Cryptopay revealed the development in a news release on Oct. 9, specifying that
“Upon activation users will get their own sort code and account number, which means that the transfers will bear the account holder’s name, not Cryptopay. This is especially important as some banks may block crypto-related transactions resulting in money getting stuck with no way to withdraw.”
Expansion to new services and territories
Currently, the company is working on its European card program, having already begun issuance of prepaid cards in Russia. By the end of 2019, Cryptopay is planning to launch a range of other services such as an ERC-20 tokens wallet and exchange, Bitcoin (BTC) brokerage, and Bitcoin bank accounts.
Last January, news broke that Visa ended its working relationship with debit card provider WaveCrest, also affecting crypto card products provided by Cryptopay, Bitwala, Wirex and others. The move first appeared to be a company crackdown on crypto services but was later revealed to be due to WaveCrest violating Visa’s policies.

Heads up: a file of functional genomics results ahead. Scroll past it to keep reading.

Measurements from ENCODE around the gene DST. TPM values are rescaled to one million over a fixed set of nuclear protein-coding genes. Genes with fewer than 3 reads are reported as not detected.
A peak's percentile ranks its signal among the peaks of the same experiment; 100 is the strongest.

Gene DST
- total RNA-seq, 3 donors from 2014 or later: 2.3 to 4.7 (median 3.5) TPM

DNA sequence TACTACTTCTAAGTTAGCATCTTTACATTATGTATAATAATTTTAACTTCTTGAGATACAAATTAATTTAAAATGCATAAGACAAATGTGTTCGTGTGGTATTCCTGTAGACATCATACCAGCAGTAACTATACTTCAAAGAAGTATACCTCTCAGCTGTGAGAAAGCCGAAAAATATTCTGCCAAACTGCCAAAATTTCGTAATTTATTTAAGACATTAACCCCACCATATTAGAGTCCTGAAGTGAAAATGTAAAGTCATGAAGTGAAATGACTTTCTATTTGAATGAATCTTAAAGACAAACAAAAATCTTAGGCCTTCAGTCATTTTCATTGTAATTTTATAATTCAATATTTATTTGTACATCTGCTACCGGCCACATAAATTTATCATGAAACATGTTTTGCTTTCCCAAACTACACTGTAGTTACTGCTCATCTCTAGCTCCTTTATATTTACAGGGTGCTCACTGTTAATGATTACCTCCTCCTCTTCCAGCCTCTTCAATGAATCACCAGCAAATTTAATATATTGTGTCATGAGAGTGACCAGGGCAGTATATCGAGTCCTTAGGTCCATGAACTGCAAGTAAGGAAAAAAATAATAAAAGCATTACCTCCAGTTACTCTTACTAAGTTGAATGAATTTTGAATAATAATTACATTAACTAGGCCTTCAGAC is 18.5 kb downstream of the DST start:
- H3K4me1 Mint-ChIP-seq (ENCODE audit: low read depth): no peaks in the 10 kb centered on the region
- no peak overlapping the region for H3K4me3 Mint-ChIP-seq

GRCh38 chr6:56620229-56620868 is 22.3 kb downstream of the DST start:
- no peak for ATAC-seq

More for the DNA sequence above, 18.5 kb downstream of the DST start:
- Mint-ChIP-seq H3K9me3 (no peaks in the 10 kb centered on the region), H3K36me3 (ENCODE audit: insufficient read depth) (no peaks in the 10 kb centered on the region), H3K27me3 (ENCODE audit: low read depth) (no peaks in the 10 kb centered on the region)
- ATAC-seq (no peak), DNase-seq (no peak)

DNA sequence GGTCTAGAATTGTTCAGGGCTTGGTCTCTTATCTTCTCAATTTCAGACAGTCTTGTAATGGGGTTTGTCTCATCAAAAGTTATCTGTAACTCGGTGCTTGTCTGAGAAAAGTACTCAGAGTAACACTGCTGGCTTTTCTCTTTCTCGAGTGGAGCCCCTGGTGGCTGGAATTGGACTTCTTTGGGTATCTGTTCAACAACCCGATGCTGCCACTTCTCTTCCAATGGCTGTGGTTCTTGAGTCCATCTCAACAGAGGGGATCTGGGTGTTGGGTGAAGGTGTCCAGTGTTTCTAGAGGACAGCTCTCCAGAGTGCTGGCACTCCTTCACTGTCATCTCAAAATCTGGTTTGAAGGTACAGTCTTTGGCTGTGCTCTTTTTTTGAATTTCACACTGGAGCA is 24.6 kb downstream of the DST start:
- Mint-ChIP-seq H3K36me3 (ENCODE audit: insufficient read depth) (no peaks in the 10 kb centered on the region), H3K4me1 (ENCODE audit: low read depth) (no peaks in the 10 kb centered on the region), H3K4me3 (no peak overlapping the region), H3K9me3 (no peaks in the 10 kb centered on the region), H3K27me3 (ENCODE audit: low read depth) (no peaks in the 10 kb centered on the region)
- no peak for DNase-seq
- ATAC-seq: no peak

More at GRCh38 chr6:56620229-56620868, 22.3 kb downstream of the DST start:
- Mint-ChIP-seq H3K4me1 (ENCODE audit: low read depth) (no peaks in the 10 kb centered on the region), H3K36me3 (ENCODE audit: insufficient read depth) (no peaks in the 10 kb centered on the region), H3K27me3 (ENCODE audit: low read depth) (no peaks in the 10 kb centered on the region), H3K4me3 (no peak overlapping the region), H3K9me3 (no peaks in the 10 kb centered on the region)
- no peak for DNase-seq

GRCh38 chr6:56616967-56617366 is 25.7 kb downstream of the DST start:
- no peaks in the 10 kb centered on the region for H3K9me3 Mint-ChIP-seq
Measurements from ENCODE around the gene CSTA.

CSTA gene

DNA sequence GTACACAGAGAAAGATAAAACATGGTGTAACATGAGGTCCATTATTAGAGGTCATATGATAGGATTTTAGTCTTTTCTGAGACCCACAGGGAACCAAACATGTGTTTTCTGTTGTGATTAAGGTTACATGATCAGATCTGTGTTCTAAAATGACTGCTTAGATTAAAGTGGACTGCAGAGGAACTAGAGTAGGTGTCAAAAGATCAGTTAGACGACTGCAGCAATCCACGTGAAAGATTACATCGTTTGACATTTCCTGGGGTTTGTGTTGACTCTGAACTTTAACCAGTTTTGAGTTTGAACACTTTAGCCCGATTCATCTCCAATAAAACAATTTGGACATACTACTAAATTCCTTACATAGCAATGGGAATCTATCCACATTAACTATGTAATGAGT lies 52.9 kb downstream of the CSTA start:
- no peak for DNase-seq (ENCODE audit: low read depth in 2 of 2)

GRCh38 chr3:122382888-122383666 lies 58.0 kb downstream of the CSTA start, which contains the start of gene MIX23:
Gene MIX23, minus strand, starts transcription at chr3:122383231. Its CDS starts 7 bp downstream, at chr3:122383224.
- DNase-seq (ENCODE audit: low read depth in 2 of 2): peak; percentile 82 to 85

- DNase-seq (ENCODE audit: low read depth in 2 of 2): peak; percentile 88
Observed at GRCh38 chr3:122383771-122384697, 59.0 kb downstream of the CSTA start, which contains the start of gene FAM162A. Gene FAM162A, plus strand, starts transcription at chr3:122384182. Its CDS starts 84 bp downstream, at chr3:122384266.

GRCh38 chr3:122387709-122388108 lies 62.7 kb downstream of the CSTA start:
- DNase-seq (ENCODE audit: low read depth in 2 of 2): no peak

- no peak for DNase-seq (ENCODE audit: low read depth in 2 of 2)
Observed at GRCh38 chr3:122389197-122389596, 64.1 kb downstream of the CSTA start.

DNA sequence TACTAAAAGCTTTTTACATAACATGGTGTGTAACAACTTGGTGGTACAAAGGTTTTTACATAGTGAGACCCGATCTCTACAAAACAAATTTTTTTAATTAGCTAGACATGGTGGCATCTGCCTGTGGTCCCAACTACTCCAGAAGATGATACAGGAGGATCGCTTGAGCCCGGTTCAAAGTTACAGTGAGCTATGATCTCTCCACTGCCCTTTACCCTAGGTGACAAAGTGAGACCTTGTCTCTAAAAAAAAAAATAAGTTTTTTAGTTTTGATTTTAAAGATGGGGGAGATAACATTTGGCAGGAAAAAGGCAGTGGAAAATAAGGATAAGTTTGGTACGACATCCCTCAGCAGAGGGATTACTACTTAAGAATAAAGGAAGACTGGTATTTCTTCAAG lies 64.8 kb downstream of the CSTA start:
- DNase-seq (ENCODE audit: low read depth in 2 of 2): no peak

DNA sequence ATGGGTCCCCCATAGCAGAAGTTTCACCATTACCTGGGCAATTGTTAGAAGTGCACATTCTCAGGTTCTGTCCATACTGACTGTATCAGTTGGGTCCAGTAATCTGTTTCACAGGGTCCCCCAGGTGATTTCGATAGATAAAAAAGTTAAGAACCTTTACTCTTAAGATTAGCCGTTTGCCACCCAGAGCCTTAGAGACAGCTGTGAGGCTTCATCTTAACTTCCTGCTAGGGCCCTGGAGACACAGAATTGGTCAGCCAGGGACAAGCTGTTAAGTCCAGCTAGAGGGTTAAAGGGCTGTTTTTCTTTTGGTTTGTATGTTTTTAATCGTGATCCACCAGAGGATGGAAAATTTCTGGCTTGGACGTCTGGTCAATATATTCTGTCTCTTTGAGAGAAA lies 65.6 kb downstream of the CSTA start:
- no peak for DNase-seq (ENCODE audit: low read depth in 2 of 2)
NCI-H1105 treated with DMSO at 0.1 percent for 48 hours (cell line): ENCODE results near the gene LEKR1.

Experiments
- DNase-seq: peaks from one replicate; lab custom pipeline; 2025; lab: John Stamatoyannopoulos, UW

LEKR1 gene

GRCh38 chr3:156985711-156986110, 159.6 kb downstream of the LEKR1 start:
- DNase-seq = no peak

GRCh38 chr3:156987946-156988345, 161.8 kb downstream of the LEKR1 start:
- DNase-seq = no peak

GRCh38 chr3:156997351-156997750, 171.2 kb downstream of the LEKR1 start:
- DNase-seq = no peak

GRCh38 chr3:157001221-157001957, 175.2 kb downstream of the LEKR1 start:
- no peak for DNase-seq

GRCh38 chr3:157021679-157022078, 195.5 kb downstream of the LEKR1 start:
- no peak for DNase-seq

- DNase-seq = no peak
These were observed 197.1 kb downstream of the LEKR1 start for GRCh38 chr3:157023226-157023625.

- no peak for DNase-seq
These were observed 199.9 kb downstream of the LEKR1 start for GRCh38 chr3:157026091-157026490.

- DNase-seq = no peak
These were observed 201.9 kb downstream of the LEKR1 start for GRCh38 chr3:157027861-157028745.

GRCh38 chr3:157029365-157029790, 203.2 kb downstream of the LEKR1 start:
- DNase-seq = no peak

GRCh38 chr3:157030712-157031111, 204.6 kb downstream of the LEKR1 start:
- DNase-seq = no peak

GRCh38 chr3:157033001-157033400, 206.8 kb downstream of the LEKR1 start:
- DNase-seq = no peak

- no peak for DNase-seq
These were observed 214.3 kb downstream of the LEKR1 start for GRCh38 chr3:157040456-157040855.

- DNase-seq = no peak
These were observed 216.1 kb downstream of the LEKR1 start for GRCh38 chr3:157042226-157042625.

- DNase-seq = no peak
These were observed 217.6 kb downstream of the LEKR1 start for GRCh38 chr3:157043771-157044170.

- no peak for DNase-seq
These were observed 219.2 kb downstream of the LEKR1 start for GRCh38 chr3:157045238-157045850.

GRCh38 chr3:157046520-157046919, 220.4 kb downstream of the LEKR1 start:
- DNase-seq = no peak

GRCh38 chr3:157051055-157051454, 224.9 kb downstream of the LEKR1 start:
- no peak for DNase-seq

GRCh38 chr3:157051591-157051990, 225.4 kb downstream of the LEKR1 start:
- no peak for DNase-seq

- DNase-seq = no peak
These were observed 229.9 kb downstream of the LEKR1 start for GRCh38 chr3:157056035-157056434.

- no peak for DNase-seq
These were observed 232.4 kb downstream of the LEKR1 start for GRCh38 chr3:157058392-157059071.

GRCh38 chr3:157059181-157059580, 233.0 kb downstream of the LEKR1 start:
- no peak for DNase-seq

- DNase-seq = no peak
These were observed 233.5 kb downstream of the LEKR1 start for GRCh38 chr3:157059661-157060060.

Crypto Debit Card payment startups continue to enjoy recognition
Yesterday, OmiseGo, a finance-oriented scaling network for Ethereum, partnered with Hydro Labs. The cooperation between the companies aims to streamline Hydro Pay’s Ethereum-based transactions.
Samsung Pay, the mobile payments service of South Korean tech giant Samsung, announced a partnership with payments platform Finablr, Ripple’s RippleNet member, to offer cross-border payments feature Money Transfer to its app’s users. Samsung Pay’s United States-based clients reportedly can use their debit or credit cards to send money via the service.